Its a time consuming project to scan, import into word, resize and clean up, convert to pdf save a copy and then reduce the res. on a second copy so its small enough to upload in a reasonable amount of time. It's nice to see the finished product though. I have 1.5 GB of American Machinist magazines and twice that much in American and Canadian Machinery mags. These were all big in the first quarter of the last century, but if you like old iron these old mags are fascinating. I am hoping to make more compilations in the future.
As mentioned these two were compiled by Lindsey Publications. I have seen 1 or 2 of these projects circulated on the web, but most of it is fresh or hard to find material for the web. The first is a 15 page compilation of metalworking projects from American Machinist including some good molding information for casting.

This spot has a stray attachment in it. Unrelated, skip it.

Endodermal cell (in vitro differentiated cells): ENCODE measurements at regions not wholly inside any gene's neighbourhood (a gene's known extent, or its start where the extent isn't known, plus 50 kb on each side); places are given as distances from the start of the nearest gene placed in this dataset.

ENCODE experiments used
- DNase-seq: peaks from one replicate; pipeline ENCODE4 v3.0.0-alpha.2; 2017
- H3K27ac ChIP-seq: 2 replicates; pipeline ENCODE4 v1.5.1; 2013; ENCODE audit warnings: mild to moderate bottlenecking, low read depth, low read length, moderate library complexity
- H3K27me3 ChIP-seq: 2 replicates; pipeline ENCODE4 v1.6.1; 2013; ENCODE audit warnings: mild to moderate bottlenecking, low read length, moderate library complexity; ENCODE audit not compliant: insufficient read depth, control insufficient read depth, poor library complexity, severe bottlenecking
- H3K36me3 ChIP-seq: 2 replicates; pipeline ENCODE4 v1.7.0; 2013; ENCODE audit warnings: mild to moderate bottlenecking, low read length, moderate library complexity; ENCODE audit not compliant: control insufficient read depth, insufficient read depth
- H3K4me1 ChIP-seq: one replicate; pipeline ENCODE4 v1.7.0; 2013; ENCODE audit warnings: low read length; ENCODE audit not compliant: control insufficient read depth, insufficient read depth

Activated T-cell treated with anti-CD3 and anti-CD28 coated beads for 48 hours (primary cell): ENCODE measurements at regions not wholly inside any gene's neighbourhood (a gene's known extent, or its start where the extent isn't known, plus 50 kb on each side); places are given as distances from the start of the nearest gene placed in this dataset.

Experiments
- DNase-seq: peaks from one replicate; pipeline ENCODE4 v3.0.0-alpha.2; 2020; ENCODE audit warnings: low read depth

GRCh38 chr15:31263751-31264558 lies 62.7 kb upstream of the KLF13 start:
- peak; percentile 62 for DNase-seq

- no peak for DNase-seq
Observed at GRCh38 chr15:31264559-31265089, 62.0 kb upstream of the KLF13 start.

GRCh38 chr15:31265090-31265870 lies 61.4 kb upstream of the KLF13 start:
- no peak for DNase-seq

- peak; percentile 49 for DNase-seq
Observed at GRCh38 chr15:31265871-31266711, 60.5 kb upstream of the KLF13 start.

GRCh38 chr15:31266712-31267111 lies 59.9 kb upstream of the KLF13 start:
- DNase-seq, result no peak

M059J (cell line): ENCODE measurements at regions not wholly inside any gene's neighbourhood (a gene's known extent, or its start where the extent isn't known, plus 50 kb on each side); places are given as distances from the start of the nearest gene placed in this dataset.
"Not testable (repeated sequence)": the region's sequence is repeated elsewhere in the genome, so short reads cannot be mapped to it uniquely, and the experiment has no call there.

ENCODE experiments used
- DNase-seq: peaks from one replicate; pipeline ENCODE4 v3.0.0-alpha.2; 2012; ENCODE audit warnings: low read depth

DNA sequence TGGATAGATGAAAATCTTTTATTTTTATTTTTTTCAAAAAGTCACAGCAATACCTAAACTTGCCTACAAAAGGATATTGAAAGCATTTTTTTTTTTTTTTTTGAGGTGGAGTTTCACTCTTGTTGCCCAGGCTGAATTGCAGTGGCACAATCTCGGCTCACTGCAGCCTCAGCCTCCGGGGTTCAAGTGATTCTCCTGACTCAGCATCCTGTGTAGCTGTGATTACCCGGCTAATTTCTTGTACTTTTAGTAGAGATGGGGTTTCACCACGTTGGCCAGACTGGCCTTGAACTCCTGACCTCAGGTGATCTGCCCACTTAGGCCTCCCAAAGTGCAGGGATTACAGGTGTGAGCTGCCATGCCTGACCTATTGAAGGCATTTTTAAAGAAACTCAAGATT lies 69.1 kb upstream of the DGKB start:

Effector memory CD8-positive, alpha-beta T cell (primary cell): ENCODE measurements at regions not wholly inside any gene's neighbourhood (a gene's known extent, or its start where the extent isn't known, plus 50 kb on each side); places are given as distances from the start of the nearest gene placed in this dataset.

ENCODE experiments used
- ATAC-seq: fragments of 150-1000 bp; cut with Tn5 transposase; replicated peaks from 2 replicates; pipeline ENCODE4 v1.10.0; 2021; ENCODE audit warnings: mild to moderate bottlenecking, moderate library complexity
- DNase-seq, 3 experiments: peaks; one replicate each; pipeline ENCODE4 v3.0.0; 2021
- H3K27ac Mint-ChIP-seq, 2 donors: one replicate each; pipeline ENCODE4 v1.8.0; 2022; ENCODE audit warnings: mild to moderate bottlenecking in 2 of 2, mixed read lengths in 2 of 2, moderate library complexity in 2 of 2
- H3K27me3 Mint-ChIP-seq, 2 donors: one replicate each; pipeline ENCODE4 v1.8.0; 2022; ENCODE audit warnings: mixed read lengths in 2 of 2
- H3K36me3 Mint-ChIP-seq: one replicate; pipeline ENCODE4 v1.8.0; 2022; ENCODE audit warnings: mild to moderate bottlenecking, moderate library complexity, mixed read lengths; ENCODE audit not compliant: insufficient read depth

To download "Projects From American Machinist" go to my Books - Free Downloads page. # 41 - 4 MB - pdf
The second compilation was put together from projects in a number of electrical and engineering magazines from 1916 to 1926. There are some nice projects here for the home shop tinkerer, some small chemical balance scales, a universal lathe attachment, a small carbon arc crucible furnace, a practical high frequency Tesla coil, that will fry you if your not careful. From the article "Constant caution will well repay, and is preferred to saying it with flowers". No beating around the bush there, ha ha. There is a small surface grinder, I have seen this on the web but never the whole article. You will also find a neat simple hand milling machine, and a 1 HP gasoline engine of simple construction.
To download "Mechanics Notebook 20" go to my Books - Free Downloads page. # 42 - 9 MB - pdf
Even if you choose not to play with these ideas in the shop, they make for interesting reading.